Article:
Competitive Superiority

Execute Competitive Moves and Countermoves to Win the Business

By David Yesford, Michael Leimbach, PhD

Salespeople are often told to “sell the value,” but what does that mean?

Precious little—especially when ceaseless technological advances and rapid marketing shifts drive customers to rethink their priorities and what will help them drive their business forward.

Consider the following scenario:

A salesperson had worked with her customer contact for several years, helping him leverage her leading-edge technology to deliver on key business goals. She built a solid working relationship and became her customer’s resource for insights—and relied on her customer for new opportunities.

When the customer put a new project out for bid, the salesperson wasn’t concerned; she was certain that he did so only to satisfy procurement’s requirements. She presented her proposal with anticipation, satisfied that her solution was on target and her pricing was competitive.

A week later, she received a call from her customer. She picked up his call with enthusiastic confidence, sure that he would ask her team to start implementation soon. Instead, he said they’d chosen a vendor that offered “better value.”

The salesperson was stunned. Her customer always told her how much he prized her company’s quality, reliability, and service.

What she didn’t know—but her competitor did—was that the buying committee was led by a finance director, who was concerned about capital expenditures, and the COO, who was concerned about minimizing operational disruptions. When balanced against these overriding interests, the salesperson’s high service levels, while nice, were irrelevant.

In short, she lost because she didn’t understand what the customer organization as a whole valued most.

When has this happened to one of your salespeople?

We say when—not if—because all salespeople get blindsided at least once in their career. That’s hardly surprising. Data shows that when customers tell salespeople they appreciate their work, they mean it. In a study conducted by the Peppers & Rogers Group, 80 percent of customers described themselves as “satisfied” or “very satisfied” with their current vendor—just before they switched to a new one.1

What gives? And—more importantly—how can you make sure this doesn’t happen to your team?

Salespeople often believe they know what the customer wants and needs, based on their own company’s value proposition and one or two discovery conversations with trusted contacts.

Salespeople Know What Customers Value . . . Don’t They?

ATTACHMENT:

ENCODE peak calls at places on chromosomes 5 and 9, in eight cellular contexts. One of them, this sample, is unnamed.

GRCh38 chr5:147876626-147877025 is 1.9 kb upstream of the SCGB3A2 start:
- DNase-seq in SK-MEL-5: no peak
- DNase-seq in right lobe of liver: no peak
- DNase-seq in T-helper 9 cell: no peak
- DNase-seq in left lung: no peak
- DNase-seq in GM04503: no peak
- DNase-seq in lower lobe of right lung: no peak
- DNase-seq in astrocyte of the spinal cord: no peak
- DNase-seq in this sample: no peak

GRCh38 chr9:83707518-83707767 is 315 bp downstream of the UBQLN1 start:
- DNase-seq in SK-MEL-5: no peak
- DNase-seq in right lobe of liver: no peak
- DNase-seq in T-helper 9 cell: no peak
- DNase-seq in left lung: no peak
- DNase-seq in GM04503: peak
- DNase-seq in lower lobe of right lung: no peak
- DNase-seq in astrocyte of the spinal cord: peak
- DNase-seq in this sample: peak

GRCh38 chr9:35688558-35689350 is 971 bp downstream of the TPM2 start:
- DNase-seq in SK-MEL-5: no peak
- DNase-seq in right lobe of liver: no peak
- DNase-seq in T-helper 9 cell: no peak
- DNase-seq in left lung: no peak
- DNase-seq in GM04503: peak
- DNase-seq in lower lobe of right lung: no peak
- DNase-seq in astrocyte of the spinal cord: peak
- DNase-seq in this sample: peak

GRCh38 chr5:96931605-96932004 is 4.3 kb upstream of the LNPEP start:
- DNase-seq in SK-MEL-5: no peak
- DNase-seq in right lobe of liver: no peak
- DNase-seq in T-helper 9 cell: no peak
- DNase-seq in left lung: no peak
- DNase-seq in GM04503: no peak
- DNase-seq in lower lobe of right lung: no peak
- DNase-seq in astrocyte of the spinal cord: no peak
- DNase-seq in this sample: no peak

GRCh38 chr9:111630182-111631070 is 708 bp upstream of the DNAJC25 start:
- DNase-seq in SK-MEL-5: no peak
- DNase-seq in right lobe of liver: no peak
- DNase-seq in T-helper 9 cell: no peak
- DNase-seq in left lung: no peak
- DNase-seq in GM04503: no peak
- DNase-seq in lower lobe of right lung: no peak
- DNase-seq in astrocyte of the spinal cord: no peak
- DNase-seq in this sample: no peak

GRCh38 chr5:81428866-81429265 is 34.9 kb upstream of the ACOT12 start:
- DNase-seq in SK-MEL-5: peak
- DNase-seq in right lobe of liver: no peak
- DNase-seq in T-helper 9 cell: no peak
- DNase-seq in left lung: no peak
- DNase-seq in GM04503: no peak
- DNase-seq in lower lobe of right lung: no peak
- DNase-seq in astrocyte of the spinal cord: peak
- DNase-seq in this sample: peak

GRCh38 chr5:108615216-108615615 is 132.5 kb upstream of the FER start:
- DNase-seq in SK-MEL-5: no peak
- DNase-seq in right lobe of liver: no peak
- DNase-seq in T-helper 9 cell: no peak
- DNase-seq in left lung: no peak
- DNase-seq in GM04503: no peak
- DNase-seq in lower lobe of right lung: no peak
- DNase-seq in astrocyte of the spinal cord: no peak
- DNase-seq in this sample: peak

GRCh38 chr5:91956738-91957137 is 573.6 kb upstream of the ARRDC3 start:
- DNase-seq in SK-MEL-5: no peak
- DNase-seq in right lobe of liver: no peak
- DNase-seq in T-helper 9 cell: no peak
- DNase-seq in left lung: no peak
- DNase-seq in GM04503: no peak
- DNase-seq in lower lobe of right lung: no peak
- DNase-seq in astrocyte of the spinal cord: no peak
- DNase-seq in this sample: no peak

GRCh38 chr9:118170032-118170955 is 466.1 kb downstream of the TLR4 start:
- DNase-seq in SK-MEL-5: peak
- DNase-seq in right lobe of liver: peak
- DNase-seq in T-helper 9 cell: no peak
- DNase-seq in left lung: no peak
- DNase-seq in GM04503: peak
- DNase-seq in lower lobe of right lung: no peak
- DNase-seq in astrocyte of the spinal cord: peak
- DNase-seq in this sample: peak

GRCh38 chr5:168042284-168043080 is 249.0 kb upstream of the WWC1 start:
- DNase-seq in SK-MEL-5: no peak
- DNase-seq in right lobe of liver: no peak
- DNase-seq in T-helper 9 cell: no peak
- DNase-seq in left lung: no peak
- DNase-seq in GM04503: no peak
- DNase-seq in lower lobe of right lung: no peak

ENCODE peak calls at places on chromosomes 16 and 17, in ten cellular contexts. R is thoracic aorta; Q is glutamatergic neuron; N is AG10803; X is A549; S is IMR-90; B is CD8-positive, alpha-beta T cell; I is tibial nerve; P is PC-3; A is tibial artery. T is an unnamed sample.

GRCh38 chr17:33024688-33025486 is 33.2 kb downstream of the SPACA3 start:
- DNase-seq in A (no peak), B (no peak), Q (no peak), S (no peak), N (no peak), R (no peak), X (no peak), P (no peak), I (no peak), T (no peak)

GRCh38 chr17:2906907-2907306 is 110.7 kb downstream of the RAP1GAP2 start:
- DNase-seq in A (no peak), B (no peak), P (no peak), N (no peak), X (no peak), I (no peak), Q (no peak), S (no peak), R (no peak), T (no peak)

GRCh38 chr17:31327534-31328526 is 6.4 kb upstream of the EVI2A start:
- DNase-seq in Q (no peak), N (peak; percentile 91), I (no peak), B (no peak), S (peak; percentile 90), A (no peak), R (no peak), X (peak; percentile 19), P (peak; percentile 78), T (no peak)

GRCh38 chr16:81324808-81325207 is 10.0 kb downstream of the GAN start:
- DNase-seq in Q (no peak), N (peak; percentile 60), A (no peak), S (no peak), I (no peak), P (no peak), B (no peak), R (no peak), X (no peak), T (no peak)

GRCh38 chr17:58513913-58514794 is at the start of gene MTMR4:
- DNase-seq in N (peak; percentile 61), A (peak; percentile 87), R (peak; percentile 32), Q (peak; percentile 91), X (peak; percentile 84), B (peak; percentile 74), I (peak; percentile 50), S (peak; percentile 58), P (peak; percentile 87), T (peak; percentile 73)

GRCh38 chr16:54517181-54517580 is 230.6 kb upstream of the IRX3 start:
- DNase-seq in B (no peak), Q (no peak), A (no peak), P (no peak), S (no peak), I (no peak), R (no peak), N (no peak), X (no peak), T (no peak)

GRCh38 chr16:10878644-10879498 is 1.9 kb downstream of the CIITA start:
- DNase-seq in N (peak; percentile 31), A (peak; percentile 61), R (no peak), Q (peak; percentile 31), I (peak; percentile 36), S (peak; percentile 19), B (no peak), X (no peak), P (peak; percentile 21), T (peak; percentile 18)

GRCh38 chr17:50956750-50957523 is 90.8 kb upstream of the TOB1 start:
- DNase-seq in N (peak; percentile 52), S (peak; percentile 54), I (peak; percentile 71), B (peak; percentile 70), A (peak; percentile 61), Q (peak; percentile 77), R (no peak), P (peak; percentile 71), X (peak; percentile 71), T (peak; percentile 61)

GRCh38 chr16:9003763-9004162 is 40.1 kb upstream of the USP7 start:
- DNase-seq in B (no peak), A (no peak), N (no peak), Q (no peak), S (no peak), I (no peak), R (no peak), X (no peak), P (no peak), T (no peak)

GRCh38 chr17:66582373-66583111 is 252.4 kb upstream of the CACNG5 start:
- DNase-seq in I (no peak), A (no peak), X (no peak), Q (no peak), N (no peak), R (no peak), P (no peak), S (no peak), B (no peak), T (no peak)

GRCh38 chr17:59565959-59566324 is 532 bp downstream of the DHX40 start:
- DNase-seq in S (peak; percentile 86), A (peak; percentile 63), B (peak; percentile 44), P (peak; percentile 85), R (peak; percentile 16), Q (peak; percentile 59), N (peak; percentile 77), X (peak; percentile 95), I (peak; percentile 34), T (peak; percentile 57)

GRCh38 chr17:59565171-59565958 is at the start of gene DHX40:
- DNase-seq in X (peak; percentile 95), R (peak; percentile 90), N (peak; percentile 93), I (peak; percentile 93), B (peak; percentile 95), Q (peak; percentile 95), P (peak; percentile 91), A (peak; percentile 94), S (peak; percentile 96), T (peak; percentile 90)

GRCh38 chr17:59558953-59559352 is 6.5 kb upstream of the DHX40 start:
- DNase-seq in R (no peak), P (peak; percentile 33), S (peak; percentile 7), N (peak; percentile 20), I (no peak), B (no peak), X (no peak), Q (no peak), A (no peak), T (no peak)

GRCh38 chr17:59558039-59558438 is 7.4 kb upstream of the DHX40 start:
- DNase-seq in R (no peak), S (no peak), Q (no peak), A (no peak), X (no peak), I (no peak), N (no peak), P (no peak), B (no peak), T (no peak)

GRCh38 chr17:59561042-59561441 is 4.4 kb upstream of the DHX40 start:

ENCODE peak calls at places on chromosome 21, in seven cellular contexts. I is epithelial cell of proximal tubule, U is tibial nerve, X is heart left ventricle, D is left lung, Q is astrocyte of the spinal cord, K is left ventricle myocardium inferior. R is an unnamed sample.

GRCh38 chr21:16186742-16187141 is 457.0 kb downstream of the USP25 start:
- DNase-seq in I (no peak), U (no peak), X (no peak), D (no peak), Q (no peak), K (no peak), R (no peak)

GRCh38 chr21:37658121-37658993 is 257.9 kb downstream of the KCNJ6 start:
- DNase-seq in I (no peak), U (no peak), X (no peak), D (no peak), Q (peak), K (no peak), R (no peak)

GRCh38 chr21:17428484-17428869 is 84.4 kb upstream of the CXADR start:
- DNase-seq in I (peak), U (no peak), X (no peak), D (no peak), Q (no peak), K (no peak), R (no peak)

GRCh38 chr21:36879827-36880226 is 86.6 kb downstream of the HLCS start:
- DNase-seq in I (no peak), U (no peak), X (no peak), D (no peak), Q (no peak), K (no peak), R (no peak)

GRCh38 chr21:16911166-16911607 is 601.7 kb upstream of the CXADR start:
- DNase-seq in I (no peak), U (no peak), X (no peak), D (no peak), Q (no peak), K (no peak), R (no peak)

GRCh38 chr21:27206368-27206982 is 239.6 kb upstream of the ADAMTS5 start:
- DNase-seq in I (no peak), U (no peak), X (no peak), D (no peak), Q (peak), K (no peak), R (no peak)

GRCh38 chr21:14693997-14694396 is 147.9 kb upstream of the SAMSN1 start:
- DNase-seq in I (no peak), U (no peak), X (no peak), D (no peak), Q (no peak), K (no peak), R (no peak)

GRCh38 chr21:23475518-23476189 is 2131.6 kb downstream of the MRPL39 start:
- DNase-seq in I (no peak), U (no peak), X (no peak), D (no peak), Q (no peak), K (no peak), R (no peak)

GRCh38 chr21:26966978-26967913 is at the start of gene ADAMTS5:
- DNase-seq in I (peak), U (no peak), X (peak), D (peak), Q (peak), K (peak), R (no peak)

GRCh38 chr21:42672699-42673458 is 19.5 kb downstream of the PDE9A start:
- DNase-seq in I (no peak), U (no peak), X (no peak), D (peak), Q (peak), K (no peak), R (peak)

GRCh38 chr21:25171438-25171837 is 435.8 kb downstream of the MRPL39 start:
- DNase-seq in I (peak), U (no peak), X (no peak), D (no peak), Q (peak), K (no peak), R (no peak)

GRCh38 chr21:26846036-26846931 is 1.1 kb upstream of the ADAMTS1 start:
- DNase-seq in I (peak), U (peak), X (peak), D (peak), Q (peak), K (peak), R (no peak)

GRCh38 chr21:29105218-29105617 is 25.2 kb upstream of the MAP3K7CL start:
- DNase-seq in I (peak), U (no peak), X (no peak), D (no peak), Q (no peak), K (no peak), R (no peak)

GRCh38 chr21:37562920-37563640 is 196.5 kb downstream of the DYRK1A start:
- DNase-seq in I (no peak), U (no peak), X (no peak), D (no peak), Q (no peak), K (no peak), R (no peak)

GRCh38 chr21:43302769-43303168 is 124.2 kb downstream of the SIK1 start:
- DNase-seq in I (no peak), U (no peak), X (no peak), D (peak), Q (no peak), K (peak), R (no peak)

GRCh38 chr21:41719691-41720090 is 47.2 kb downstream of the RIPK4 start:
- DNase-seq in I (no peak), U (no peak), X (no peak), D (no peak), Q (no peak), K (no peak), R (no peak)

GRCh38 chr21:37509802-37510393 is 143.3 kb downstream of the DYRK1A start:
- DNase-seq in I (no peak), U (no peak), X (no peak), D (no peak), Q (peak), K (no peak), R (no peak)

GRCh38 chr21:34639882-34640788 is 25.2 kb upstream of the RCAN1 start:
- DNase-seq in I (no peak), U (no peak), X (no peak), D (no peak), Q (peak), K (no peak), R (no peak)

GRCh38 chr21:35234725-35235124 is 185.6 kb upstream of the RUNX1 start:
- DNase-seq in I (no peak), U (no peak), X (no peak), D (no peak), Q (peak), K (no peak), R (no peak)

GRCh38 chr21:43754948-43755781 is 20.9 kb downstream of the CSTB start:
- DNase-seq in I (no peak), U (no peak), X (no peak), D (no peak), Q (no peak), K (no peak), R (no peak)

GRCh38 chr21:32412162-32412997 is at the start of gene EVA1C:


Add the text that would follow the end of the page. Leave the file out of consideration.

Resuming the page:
Some salespeople rely on information in an RFP to align their offering with the customer’s defined requirements, but the RFP includes only selective chapters of the overall story. To learn the whole story and find out what really matters, salespeople have to acquire the perspectives of multiple stakeholders, not just one or two call points.

Finally, salespeople have gathered the information they need, but they view what they’ve learned through the prism of their own company’s offerings and value proposition. Their view of value is colored by what they think is important, not key stakeholders’ perspectives. Consequently, they tend to present “speeds and feeds”—the technical aspects of their offering—and fail to connect the dots between the customer’s business issues and their solution.

This failure leads to lost sales. In 2017, SiriusDecisions reported that sales leaders’ top challenge was their sales teams’ “inability to communicate value differentiation.”

Getting over this hurdle requires salespeople to understand:

  • The customer’s view of value
  • How to ensure they are more closely aligned with the customer than their competitors
To find out what really matters, salespeople have to acquire the perspectives of multiple stakeholders, not just one or two call points.

David Yesford

David Yesford, Senior Vice President of Wilson Learning Worldwide Inc. and Managing Director of Wilson Learning APAC, has more than 30 years of experience developing and implementing human performance improvement solutions around the world. He brings valuable experience, strategic direction, and global perspective to his work with clients. Mr. Yesford is an active member of the Wilson Learning Global Executive Board, with current responsibility at a global level. Over the years, he has held strategic roles in our core content areas of sales and leadership, as well as e-learning and strategic consulting. He has also held managing director positions in both China and India.

Mr. Yesford is the contributing author of several books, including Win-Win Selling, Versatile Selling, The Social Styles Handbook, and The Sales Training Book 2. He has also been published in numerous business publications throughout the United States, Europe, Latin America, and Asia Pacific. Mr. Yesford frequently speaks at international conferences and summits, focusing on issues such as sales and sales strategy, leadership, employee and customer engagement, brand, and strategy implementation.

Michael Leimbach, PhD

Michael Leimbach, PhD, is a globally recognized expert in instructional design and leadership development. As Vice President of Global Research and Development for Wilson Learning Worldwide Inc., he has worked with numerous Global 1000 organizations in Australia, England, Germany, Japan, South Korea, Taiwan, and throughout the United States. Over more than 30 years, Dr. Leimbach had developed Wilson Learning’s diagnostic, learning, and performance improvement capabilities, published over 100 professional articles, coauthored four books, been Editor-in-Chief for the highly acclaimed ADHR research journal, and is a frequent speaker at national and global conferences. He also serves on the ISO Technical Committee (TC232) on Quality Standards for Learning Service Providers and on the University of Minnesota College of Education and Human Development Dean’s Advisory Board.